||[Nov. 3rd, 2013|10:49 am]
Rangoli - decorations made from colored powder. Popular during Diwali. Photo via wikipedia.
"The word Diwali means 'rows of lighted lamps'. Diwali is known as the 'festival of lights' because houses, shops and public places are decorated with small earthenware oil lamps called diyas."
"For many Indians this five day festival honours Lakshmi, the goddess of wealth."
"In Britain, as in India, the festival is a time for:
- spring-cleaning the home,
- wearing new clothes
- exchanging gifts (often sweets and dried fruits) and preparing festive meals
- decorating buildings with fancy lights.
More info in wikipedia.
- huge firework displays often celebrate Divali."
"The festival celebrates the victory of good over evil, light over darkness and knowledge over ignorance, although the actual legends that go with the festival are different in different parts of India:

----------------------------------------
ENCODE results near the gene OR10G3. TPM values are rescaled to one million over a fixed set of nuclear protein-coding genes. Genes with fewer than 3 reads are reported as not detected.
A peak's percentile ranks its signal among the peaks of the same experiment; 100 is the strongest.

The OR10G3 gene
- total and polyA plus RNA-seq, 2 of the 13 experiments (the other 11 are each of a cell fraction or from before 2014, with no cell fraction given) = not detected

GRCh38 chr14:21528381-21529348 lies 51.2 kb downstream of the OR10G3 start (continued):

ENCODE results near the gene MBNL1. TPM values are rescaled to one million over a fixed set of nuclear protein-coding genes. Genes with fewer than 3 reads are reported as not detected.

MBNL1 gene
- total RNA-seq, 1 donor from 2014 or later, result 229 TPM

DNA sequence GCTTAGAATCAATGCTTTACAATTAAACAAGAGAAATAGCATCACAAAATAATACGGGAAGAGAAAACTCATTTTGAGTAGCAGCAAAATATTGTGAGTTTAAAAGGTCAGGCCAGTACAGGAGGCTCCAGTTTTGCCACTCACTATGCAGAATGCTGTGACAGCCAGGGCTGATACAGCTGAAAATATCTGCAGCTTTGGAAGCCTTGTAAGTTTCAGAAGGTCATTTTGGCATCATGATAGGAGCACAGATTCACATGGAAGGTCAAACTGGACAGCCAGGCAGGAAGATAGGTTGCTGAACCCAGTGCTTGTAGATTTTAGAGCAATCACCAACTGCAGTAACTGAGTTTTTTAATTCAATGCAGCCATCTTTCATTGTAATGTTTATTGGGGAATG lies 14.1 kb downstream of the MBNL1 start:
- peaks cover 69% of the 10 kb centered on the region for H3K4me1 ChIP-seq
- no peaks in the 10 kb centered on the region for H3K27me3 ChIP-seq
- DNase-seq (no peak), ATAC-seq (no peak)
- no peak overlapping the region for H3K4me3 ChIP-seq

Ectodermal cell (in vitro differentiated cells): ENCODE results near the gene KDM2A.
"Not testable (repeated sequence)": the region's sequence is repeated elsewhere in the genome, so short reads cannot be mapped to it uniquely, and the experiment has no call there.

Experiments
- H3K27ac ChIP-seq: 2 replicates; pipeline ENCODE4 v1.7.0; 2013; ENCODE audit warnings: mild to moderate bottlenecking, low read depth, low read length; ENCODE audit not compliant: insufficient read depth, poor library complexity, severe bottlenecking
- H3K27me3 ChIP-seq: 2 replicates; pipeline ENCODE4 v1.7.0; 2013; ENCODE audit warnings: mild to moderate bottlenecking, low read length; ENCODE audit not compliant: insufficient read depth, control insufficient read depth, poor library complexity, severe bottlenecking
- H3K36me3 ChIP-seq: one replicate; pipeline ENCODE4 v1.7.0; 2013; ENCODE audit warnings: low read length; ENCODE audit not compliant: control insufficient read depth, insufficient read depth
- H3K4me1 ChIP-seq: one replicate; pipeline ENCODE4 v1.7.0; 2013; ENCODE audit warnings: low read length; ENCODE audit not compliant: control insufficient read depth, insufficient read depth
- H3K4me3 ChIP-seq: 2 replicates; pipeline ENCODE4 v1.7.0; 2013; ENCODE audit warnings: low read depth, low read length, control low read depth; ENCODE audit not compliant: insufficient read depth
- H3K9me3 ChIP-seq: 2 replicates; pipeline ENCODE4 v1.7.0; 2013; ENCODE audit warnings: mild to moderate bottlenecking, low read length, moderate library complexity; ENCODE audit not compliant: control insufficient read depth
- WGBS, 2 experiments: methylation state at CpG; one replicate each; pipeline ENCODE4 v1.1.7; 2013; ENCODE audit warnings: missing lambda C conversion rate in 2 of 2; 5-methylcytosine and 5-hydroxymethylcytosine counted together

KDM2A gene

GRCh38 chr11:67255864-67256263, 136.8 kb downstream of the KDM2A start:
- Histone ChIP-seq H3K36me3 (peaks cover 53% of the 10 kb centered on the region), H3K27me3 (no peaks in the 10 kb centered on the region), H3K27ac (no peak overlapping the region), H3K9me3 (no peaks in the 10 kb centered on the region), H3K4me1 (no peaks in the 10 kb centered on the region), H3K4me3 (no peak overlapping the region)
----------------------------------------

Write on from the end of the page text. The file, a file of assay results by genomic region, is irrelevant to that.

- In northern India and elsewhere, Diwali celebrates Rama's return from fourteen years of exile to Ayodhya after the defeat of Ravana and his subsequent coronation as king;
- In Gujarat, the festival honours Lakshmi, the goddess of wealth;
- In Nepal Diwali commemorates the victory of Lord Krishna over the demon king Narakaasura;
- In Bengal, it is associated with the goddess Kali."
via BBC on Diwali
http://www.diwalifestival.org/ - traditions, poems, essays, songs and other information about Diwali.
Diwali - The Festival of Lights - by WildFilmsIndia
President Obama celebrates Diwali (2009)
My personal thanks to my friend Ratan for Diwali greetings.